“It really gives us an opportunity to use art to create dialogue and conversation and address issues,” she says.

And by next year, the city’s plans to start conversations on public art with a series of events where artists present their ideas about public art on the Louisville landscape.

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Local News

Small Business Leaders Meet To Talk About Job Creation

Louisville Mayor Jerry Abramson convened a meeting today of some small business leaders in the city to generate ideas for the federal government on how to create jobs.

About twenty small business leaders attended the meeting to share ideas about job growth in the U.S. Denise Spalding with Allegra Print and Imaging says there seemed to be consensus in the room that they need some assurances from Washington.

“All of the leaders in this room spoke up and said they are willing to spend money and take risks if they knew what was going to happen from the federal government,” says Spalding, “and I think that big question mark, or that big unknown, is tax rates and the health care reform.”

Spalding says she doesn’t want tax incentives for hiring, but thinks tax cuts for small businesses would create more money for hiring.

Jimmy Kirchdorfer of ISCO Industries says few people understand that many small businesses are taxed in the same way as wealthy individuals.

“So when they talk about increasing taxes on individuals – the wealthiest individuals – that’s really increasing taxes on businesses,” says Kirchdorfer, “and I think this administration has vilified businesses and they need to be more business-friendly.”

The recommendations will be delivered to the White House.

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Local News

Abramson Shocked at Bridges Lawsuit

Louisville Mayor Jerry Abramson says a federal lawsuit filed in U.S. District Court in Washington, D.C. last week could delay work on the $4-billion dollar Ohio River Bridges Project.

The local conservation group River Fields and the National Trust for Historic Preservation filed the suit against the Federal Highway Administration. They claim the federal government violated environmental and transportation laws in the planning of the project.

Abramson says it’s an unexpected hitch in the project.

“To tell you the truth, I was really shocked,” says Abramson. “I mean, there’s been some discussion over the years since the Record of Decision was submitted but it’s been five, six years, and to think this move would take place two days before the statute of limitations had run… I really thought we were beyond this.”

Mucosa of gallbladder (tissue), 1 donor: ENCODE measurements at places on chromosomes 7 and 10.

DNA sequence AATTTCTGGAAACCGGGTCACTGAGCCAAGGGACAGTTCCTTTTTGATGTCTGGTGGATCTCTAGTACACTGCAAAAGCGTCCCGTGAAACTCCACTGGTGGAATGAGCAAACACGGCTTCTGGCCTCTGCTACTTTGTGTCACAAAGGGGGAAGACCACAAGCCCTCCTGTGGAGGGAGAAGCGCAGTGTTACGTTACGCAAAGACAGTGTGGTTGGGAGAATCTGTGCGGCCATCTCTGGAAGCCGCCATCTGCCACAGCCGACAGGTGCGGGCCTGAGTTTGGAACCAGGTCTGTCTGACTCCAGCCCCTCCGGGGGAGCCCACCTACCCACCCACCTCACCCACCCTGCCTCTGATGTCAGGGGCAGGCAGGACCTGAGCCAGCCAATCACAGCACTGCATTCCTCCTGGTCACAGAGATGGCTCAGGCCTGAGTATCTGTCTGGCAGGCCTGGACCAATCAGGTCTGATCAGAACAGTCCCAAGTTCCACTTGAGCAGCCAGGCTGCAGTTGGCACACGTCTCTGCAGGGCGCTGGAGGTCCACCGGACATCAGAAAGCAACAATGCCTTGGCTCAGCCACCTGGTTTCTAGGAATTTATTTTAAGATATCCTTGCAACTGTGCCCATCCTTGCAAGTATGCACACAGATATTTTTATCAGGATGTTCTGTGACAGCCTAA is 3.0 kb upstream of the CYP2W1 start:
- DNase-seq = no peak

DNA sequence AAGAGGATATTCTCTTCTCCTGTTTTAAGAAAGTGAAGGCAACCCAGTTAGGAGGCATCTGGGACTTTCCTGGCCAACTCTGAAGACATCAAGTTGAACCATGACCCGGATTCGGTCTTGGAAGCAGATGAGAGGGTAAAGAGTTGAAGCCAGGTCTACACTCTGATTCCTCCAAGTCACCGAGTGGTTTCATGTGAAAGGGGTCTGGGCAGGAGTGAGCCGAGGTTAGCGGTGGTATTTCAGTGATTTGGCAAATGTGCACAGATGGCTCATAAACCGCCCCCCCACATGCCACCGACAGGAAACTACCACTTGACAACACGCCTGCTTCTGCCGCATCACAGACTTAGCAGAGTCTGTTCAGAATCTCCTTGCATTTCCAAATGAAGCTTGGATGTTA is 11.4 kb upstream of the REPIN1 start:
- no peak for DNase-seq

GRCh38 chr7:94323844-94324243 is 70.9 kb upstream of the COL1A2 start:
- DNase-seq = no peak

Two months ago, governors from both Kentucky and Indiana joined Abramson in announcing the formation of a bi-state authority to oversee the construction of the bridges.

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Local News

Abramson Not Interested in Obama Administration Job

With about two weeks to go before Inauguration Day, rumors have been swirling about Louisville’s mayor angling for a job in the Obama administration.

President-elect Barack Obama announced his selections for his cabinet position before leaving for a holiday vacation in Hawaii. But there are still lower-level positions open and some have wondered if Mayor Jerry Abramson has been contacted about those jobs.

Abramson jokes about his interest…

“I would have considered Secretary of Transportation, but that’s been filled. I would have considered Secretary of Energy, but that’s filled… no. I’m very happy right where I am,” says Abramson.

The mayor says he has not contacted the administration, nor has the administration contacted him about a job.

He jokingly adds, “I think they figured out I was for Hillary Clinton.”

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Local News

2008 a Challenging Year for Louisville

Louisville’s mayor says it’s been a tough year for the city – and he expects 2009 may be even tougher.

Louisville was hit by one of the worst snowfalls in decades early in the year, and later experienced the largest power outage in its history, caused by a windstorm on the eve of the Ryder Cup.

Mayor Jerry Abramson says those events, coupled with the economic downturn, made it a difficult year for the city. He’s hopeful a federal stimulus package in 2009 will help create jobs and build infrastructure.

“I think 2009 could be the year when you see a lot of those kinds of investments and jobs being created, and then the silver lining will be that 2010 is next,” says Abramson.

The mayor says he expects more government belt-tightening is on the way in 2009, but hopes the economy will turn around by 2010.